ISSN 1681-2123 By courtesy of Prevent 79 EN E u r o p e a n A g e n c y f o r S a f e t y a n d H e a l t h a t W o r k Protectingworkersinhotels, restaurantsand catering Introduction The hotel, restaurant and catering sector (Horeca) covers hotels, bars, pubs, restaurants, contract caterers, fast-food takeaways, cafes and bistros. It is an important job creator in the service sector and, for many EU Member States, in the economy as a whole. This growing sector currently employs more than 7.8 million people in the European Union. This fact sheet presents the key findings of the Horeca prevention report. Its aim was to give an overview of occupational safety and health (OSH), identify good practice, and examine the key employment and economic changes taking place in the sector. Sector characteristics The Horeca sector is composed mainly of small enterprises employing 10 people or less. Its workforce is young: according to European statistics (EU-25, Eurostat 2005) some 48 % are under 35, and people of 55 years and older make up less than 10 % of the workforce, although numbers are rising as a result of demographic change. Female workers — 54 % of the workforce — outnumber men. The sector is considered a good place for young and relatively unskilled people to enter the workforce. The educational level of the workforce is low: 40 % of employees are relatively unskilled; only 1 employee in 10 has a high level of education. Despite the demanding working conditions, the sector does not have above-average rates of accident and disease. European, national and local policies and practices In recent years, occupational safety and health legislation has become increasingly complex. Since 90 % of all Horeca establishments are very small, employers often lack the time and resources to understandand follow the legislative issues affecting the sector. Implementing legislation at a company level appears to be a significant problem in the sector. At European level, workers are covered by Framework Directive 89/391/EEC. It requires employers to carry out risk assessments and imposes a general duty on employers to ensure the health and safety of all employees at work. There are few policies specifically formulated for the Horeca sector. Some policies, such as hazard analysis critical control point (HACCP) and the smoking ban, led to State institutions and prevention service providers looking more closely at the sector. In some cases, this has resulted in the introduction of further safety and health measures. In 2004, the European Federation of Food, Agriculture and Tourism Trade Unions (EFFAT) and Hotrec, the trade association of hotels, restaurantsand cafes in the EU and EEA, signed a joint document entitled ‘An initiative to improve corporate social responsibility in the hospitality sector’. Topics covered by the document n Equal opportunities and non-discrimination: Enterprises should develop policies to cover recruitment, pay, promotion, training and terminating contracts. n Working conditions and work organisation: Practices such as ‘job splitting’, flexitime and other measures to promote work–life balance should be encouraged. Enterprises should also seek to re-employ seasonal employees from one season to the next to maintain stability and continuity. n Fair pay: The principle of non-discrimination should apply to pay at all levels. Non-financial incentives with a ‘familyfriendly’ impact, such as day care for children, should be considered. n Vocational and continuous training, and lifelong learning: Training should enhance the ‘professionalisation’ and employability of employees. Enterprises should offer more apprenticeships and traineeships where it is economically and socially feasible. n Health and safety: Policies should be drawn up in discussion with employees and programmes aimed at tackling problems that are specific to the sector should be developed. n Restructuring: Employees and their representatives should be kept aware of their company’s situation, and be informed and consulted on any planned restructuring exercises. This will avoid or at least limit any negative consequences for employment and prevent any souring of the relationship between employer and employee. http://osha.europa.eu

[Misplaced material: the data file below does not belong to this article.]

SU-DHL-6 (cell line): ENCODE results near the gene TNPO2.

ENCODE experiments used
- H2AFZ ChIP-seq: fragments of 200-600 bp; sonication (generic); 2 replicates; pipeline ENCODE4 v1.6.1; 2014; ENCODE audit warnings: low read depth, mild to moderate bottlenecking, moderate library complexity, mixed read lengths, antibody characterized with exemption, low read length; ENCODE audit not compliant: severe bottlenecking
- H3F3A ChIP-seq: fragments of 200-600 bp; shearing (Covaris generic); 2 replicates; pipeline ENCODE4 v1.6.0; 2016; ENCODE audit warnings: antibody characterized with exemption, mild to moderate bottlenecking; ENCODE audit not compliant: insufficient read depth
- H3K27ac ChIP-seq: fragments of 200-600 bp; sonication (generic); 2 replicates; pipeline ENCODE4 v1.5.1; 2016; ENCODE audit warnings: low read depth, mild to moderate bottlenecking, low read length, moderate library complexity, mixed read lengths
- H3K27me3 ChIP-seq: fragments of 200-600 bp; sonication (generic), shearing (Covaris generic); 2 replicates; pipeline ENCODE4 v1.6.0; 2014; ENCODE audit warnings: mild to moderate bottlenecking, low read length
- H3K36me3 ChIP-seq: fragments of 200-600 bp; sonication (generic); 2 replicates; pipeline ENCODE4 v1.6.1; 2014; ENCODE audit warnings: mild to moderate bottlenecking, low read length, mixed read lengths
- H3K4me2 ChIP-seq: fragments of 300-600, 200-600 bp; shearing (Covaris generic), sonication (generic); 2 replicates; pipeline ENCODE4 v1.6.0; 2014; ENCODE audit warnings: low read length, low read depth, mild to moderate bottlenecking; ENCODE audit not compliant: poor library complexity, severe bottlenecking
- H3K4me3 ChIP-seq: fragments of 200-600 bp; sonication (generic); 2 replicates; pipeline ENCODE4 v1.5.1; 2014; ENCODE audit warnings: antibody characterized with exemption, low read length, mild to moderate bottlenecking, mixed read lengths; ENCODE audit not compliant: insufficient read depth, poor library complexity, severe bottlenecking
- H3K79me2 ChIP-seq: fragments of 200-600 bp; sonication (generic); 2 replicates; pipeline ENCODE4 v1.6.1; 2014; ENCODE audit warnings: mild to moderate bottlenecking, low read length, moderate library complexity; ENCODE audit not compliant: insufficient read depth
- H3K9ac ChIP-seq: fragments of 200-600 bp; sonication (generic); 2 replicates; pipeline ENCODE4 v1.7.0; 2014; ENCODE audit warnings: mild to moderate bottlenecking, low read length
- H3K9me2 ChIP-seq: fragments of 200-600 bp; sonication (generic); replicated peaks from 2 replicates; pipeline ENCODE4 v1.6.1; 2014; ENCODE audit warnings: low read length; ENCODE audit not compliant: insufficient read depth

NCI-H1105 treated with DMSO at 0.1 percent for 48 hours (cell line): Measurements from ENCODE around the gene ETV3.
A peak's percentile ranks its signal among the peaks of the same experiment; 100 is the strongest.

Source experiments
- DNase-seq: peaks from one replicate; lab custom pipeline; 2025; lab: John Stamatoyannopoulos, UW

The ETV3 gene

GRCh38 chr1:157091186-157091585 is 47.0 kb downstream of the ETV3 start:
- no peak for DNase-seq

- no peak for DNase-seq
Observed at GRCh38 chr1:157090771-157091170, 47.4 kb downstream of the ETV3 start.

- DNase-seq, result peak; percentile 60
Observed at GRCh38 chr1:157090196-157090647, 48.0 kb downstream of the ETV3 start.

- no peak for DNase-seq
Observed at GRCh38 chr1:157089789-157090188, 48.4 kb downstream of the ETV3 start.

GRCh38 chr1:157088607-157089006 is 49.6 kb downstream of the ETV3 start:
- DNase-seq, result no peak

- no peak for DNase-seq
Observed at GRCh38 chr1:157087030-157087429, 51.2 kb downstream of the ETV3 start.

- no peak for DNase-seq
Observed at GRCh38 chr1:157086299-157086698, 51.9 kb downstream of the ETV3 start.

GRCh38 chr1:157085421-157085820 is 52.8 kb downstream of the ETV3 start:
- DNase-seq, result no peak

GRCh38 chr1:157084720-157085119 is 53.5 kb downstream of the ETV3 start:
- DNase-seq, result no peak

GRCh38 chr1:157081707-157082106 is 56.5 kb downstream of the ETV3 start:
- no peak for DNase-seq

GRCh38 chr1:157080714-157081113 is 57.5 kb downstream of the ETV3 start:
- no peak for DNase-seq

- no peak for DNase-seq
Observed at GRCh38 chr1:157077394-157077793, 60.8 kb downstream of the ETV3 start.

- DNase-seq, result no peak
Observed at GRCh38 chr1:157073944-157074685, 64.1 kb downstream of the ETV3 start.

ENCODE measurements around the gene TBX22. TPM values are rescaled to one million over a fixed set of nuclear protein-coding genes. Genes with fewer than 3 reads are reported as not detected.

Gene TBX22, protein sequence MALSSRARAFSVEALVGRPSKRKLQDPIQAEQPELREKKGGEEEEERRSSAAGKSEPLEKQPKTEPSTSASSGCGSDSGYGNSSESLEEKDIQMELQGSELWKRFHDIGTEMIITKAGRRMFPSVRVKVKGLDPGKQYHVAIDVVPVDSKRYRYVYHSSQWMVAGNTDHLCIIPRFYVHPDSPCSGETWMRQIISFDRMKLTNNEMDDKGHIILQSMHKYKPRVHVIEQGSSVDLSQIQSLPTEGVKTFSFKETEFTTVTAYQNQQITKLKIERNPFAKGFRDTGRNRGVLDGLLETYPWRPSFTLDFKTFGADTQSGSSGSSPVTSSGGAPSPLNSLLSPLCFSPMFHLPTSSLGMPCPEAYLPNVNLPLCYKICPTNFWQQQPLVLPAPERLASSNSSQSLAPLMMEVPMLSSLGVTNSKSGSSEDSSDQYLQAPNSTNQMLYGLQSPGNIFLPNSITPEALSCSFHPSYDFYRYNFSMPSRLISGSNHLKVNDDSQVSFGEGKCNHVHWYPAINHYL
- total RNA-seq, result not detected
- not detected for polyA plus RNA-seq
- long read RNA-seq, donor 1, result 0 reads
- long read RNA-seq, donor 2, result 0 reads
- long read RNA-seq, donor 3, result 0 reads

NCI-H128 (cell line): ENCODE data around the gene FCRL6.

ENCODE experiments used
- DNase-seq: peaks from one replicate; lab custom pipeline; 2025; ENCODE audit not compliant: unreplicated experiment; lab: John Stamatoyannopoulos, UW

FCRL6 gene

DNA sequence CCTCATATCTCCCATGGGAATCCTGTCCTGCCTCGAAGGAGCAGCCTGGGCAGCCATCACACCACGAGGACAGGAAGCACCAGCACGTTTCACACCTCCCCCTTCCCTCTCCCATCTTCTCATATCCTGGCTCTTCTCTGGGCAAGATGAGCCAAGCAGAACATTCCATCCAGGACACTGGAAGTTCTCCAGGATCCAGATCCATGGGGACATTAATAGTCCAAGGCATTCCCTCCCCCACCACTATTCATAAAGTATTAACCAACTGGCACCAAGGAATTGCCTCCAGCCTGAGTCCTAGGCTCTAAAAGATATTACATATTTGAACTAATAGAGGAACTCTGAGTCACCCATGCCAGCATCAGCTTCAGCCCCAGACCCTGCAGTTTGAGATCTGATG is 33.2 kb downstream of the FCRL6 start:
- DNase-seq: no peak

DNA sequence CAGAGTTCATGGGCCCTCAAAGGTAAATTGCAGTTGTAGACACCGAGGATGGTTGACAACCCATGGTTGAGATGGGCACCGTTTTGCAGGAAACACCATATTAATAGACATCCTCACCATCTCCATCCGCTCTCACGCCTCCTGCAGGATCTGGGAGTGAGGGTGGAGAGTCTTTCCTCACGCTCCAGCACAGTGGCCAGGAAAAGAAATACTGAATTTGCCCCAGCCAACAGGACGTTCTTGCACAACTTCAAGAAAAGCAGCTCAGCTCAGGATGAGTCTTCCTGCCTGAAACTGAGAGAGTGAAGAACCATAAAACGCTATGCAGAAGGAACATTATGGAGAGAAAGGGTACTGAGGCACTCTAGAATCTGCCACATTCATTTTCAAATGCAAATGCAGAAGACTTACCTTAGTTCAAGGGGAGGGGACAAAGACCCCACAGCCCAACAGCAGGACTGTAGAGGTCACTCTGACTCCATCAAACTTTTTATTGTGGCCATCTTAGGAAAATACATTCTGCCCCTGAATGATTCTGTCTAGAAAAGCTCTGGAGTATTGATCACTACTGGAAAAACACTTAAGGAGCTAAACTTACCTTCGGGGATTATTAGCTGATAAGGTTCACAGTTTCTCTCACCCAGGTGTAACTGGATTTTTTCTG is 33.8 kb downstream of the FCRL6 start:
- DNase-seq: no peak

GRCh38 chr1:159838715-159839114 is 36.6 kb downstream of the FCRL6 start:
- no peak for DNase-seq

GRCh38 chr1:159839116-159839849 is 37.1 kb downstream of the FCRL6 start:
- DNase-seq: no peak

EP magazine provides a reference point for executives on topical issues which may impact business growth, industry structure, professional and skill development, and broader economic and political changes. The magazine reports on all sectors of the industry, including hotels, restaurants, events and foodservice (contract catering).